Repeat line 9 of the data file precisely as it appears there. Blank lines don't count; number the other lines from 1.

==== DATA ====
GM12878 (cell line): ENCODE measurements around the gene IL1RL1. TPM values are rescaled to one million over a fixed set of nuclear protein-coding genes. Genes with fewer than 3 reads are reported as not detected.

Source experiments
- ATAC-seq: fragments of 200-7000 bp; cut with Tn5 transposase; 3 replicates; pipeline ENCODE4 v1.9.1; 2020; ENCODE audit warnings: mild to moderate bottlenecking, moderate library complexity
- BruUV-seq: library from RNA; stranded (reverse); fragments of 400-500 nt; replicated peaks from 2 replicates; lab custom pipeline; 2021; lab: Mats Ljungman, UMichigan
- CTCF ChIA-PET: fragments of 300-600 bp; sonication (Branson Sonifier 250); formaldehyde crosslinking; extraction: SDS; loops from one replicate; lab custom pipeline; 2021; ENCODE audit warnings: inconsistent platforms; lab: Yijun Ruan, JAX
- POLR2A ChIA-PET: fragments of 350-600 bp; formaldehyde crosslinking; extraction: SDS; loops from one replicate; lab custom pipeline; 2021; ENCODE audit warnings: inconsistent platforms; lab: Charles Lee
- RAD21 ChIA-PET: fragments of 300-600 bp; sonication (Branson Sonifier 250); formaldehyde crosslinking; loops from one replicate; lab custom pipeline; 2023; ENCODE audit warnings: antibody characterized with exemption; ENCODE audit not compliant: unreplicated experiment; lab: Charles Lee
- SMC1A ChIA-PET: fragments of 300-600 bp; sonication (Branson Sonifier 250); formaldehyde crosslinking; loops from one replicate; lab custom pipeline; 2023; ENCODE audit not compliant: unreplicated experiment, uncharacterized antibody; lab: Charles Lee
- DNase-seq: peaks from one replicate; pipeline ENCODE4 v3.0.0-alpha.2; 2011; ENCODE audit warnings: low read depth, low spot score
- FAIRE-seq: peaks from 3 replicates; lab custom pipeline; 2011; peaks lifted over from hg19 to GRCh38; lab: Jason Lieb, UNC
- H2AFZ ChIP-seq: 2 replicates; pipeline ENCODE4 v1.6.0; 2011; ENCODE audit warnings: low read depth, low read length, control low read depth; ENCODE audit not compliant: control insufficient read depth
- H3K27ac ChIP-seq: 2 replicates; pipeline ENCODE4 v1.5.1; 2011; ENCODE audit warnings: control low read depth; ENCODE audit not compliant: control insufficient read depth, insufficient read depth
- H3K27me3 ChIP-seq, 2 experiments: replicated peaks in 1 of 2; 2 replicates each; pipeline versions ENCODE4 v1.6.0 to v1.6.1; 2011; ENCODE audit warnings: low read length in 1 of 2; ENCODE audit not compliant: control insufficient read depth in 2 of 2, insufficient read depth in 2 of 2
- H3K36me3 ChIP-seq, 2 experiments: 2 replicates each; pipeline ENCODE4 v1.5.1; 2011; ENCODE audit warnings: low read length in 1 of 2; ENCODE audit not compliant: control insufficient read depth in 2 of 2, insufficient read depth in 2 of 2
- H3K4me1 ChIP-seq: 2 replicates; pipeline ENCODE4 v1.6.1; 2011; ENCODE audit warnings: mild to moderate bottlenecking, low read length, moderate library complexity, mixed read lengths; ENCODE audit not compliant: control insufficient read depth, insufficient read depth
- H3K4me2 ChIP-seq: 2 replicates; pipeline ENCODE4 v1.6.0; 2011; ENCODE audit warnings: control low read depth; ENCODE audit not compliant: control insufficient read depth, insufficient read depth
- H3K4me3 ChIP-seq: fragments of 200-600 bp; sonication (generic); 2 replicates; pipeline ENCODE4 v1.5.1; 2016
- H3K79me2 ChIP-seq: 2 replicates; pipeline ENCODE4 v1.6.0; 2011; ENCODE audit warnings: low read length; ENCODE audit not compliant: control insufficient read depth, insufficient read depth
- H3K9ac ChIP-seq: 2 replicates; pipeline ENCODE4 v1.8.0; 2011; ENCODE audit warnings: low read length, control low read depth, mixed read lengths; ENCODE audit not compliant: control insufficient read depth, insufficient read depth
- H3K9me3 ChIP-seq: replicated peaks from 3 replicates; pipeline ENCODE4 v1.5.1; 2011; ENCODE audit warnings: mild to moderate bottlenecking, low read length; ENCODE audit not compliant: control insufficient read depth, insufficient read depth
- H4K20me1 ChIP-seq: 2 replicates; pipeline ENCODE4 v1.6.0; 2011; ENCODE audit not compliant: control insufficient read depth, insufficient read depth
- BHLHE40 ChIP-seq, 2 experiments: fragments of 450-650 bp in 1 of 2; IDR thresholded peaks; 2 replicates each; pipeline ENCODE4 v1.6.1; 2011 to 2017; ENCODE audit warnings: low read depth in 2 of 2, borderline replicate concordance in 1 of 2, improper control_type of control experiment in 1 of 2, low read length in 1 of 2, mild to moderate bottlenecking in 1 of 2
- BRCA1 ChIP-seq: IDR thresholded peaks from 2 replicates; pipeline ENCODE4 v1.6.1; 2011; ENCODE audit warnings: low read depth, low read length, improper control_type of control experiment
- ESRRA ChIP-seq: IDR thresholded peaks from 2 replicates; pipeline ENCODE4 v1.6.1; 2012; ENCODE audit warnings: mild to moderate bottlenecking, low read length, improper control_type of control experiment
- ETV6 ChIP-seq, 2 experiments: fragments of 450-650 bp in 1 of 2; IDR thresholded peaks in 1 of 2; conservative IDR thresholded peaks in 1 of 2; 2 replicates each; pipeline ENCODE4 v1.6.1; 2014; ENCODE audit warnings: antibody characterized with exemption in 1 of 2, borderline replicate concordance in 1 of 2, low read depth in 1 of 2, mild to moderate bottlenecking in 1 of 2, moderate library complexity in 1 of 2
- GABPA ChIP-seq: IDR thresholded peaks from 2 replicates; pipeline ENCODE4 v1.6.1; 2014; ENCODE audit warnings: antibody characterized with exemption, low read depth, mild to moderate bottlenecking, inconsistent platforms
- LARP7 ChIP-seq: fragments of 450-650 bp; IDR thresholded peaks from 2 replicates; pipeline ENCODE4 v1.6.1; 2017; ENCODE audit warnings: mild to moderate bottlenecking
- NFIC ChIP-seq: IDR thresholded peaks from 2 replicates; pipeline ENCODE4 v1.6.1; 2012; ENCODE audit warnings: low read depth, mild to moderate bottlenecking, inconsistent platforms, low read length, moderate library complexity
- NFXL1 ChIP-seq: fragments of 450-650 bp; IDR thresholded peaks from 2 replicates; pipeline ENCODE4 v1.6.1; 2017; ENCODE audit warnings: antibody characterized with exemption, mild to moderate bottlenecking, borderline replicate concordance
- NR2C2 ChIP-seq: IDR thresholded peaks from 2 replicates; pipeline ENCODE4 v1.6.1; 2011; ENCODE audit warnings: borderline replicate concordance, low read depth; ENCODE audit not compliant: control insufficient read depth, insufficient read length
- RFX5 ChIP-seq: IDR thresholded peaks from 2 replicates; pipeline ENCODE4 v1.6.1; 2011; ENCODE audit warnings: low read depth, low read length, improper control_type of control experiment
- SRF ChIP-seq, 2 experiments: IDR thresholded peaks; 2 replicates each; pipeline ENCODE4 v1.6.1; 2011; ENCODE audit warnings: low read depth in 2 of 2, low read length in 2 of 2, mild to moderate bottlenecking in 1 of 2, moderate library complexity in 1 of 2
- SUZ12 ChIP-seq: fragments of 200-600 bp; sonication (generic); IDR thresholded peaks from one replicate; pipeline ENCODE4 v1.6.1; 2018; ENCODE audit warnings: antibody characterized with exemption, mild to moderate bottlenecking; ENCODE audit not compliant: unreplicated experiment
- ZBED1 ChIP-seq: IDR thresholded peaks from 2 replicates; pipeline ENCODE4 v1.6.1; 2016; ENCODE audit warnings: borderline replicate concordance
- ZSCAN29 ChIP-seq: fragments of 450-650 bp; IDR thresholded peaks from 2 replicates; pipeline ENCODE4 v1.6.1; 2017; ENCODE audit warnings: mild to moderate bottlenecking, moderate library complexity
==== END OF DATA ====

- DNase-seq: peaks from one replicate; pipeline ENCODE4 v3.0.0-alpha.2; 2011; ENCODE audit warnings: low read depth, low spot score